On the one hand we have the male writer's detached perspective, which is highly selective and leaves out minor purchases that have no effect on the family wealth. On the other hand we have the woman's immersion in events and her exhaustive and impressionistic recording of detail. In the female-authored livres de raison, worries about money often explain this close attention to detail. This gendered distinction, however, is far from absolute, and there are plenty of counter-examples. With regard to the frequency of entries, women appear generally more regular in their record keeping; their notes are often short, but they appear daily and suggest careful housewifery and a desire to keep the books up to date. Some women's notebooks look rather like the "to do lists" of busy housewives running errands; they seem like the early modern version of the scraps of paper that we lose in our handbags or drop in the street for sociologists to find and use in an analysis of everyday life.[37]

In our attempt to understand the specificities of women's writing, let us take a brief excursion out of France to look at the Catalan account books composed around 1440 by the widow Sança Ximenis Foix y Cabrera, recently studied by Teresa Vinyoles Vidal. Sança wrote extensively, and her ledgers contain a full account of a woman who managed her own household and estate. We read about the rents she collected, the visits she paid to members of her family, especially other women, and we learn in particular about every penny she spent on food and clothing. We know how she dressed, what she bought at market, what her peasants gave her. We could inventory her cupboard, listing the canned eggplant, the treats prepared for winter, and the distilled water ready for culinary, cosmetic, or medical use. She was preoccupied with health; she recorded prayers and more or less magical invocations and amulets that she used to treat her family's ailments; and we learn when they healed thanks to herbs, rituals, and, especially, divine Providence. Woven into this text and forming a sort of counterpoint to the rhythms of daily life are other kinds of notes: legal references for defending her interests, prayers and even, on a lighter note, a love song. The song is incomplete and not in her handwriting; it could be a written trace of an oral culture, a text mostly learned by heart and transmitted by memory, possibly even among women. Sança noted things down as they came up in conversation, like jotting a recipe down on an odd bit of paper. This distinctive form of written culture, Teresa Vinyoles Vidal argues, was accessible to only a few literate women, but it was different from male writing practices. Sança participated in an oral culture that was common to all women and that literacy allowed her to record in writing.[38]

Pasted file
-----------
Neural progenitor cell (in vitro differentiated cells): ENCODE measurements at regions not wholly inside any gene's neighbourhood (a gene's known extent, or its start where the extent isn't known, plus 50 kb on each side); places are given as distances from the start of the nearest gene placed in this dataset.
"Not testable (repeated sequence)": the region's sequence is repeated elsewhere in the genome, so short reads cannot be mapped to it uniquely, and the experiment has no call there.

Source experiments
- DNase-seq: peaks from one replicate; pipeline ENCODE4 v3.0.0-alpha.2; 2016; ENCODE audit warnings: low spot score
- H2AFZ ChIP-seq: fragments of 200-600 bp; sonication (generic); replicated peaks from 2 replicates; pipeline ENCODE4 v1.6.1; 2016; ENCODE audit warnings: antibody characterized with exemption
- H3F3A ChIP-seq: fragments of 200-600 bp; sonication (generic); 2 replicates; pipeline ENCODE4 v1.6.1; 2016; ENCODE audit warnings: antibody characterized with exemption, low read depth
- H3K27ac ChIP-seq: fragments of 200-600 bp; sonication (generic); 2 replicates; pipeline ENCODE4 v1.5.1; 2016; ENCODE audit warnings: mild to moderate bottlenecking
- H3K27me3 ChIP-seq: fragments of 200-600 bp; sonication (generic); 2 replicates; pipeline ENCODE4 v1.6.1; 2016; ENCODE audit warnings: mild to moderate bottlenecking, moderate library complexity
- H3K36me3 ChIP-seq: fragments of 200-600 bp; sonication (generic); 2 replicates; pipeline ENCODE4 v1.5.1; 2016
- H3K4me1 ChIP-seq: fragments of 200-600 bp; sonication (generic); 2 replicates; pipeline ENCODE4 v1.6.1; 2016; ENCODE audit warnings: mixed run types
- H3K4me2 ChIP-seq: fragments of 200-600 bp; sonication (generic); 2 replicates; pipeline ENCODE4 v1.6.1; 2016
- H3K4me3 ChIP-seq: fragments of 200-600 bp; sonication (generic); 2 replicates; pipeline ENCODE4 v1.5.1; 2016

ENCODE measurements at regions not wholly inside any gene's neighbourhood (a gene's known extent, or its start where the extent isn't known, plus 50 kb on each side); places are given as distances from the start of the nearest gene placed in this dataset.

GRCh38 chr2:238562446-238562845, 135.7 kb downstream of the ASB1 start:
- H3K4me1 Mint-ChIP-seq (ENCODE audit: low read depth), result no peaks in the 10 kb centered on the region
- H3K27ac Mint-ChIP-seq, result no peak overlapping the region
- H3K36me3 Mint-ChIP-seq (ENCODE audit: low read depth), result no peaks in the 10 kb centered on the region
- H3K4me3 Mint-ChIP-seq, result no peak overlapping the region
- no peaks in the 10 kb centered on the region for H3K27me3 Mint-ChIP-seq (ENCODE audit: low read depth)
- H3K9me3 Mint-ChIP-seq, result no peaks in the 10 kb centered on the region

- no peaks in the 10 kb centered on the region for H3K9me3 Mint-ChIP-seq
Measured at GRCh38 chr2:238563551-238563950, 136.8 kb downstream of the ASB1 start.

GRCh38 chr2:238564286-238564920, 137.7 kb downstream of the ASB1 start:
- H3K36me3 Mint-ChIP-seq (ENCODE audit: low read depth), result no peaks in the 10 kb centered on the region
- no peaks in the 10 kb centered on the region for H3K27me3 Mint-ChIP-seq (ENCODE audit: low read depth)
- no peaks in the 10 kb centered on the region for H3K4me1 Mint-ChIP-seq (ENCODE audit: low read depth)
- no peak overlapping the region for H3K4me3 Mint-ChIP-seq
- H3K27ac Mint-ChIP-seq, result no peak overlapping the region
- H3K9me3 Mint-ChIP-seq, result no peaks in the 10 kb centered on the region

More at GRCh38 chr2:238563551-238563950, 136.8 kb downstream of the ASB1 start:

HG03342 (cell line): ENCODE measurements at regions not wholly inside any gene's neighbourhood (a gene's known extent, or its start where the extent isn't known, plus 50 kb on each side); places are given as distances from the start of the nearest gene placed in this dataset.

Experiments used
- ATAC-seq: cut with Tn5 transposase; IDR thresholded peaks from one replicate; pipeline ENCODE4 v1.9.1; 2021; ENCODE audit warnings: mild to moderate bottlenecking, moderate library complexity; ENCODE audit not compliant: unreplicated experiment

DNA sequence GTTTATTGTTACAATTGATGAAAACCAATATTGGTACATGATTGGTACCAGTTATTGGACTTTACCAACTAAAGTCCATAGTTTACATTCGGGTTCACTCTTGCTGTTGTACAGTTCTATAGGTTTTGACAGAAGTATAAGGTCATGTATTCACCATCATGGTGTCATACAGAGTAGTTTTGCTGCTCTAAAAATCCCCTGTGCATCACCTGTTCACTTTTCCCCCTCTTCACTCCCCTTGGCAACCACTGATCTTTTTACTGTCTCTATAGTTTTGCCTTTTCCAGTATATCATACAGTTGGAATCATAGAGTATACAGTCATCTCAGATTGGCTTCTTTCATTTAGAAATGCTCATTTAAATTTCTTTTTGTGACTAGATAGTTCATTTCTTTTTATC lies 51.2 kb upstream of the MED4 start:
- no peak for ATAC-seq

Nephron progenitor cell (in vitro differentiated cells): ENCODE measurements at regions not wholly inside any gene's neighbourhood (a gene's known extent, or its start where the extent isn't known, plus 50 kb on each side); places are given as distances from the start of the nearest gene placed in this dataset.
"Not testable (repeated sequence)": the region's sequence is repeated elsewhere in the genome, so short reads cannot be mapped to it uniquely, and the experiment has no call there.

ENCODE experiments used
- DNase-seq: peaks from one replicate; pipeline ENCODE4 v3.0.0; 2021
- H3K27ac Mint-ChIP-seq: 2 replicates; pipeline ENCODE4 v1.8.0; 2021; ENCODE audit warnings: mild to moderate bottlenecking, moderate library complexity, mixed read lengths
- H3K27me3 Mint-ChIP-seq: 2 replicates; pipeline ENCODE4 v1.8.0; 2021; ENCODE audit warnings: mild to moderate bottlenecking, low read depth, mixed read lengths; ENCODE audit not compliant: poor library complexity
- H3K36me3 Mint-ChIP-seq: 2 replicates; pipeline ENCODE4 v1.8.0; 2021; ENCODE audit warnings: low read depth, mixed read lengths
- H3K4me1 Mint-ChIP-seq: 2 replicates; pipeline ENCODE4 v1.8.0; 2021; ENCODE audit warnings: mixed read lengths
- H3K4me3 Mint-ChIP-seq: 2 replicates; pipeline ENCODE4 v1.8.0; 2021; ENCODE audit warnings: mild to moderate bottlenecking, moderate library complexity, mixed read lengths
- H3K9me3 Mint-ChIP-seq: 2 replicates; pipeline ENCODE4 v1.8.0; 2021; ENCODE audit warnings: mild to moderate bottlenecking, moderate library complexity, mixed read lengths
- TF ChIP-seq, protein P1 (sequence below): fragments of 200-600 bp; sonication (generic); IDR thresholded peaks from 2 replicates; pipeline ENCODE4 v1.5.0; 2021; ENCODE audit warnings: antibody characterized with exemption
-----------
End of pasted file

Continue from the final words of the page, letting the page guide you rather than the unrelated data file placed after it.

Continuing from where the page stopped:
The Tuscan proverb that says "talking is female" suggests an important element of the specificity of women's writing. Women, more than men, seem to record the kinds of information typically transmitted orally. The differences between women's and men's writing are not a matter of form. Rather, they concern content and the choice of what to record. I conclude here with a brief discussion of the divergences between female- and male-authored family records.

First, women and men enjoyed different relationships to literate culture. Men regularly garnished their text with Latin and Greek quotations, but this type of intertextual reference does not appear in women's writings. Women writers referred instead to recipes, poems, or songs no doubt heard in passing and recorded on the fly, often inaccurately or incompletely. In other words, women remained much closer to the spoken word. Oral culture is not completely absent from men's texts, but they generally preferred textual sources. Men were the products of an academic culture, which inclined them toward the repetition of information from written sources, either from their school or university days or from more recent reading. Antoine-Jean Solier, for instance, assessing the value of his own writing at the turn of the nineteenth century, quoted Pliny the Elder's insistence "that no book is so bad that it can't do some good."[39] Unequal access to the written word and literate culture distinguished men's and women's writing of daily life until at least the end of the eighteenth century.

Second, male- and female- authored texts differ in their approach to everyday life. Every writer recorded life's essentials, but "essential" meant different things to different writers. It would be simple enough to contrast the austere brevity of some men's texts with the frivolity of some women's writings, like the "spools, plumes, paper and quills, snuff box and chocolate" that Mademoiselle de Chastenay was purchasing and recording in 1757.[40] But what does this shopping list written by a happy and wealthy woman have in common with the notes kept by someone like the Countess of Rochefort, who counted every penny as it went out as payment to creditors or as alms to the poor and who permitted herself just one treat, "having her harpsichord refitted and tuned"? They shared a desire to secure everything in writing, without forgetting anything, losing anything, or leaving anything to chance. Most female writers displayed this attention to detail as if they were trying to fix on the page everything that might otherwise prove ephemeral and might disappear from memory. This attitude is particularly clear among widows, especially those with children for whom they preserved family memory.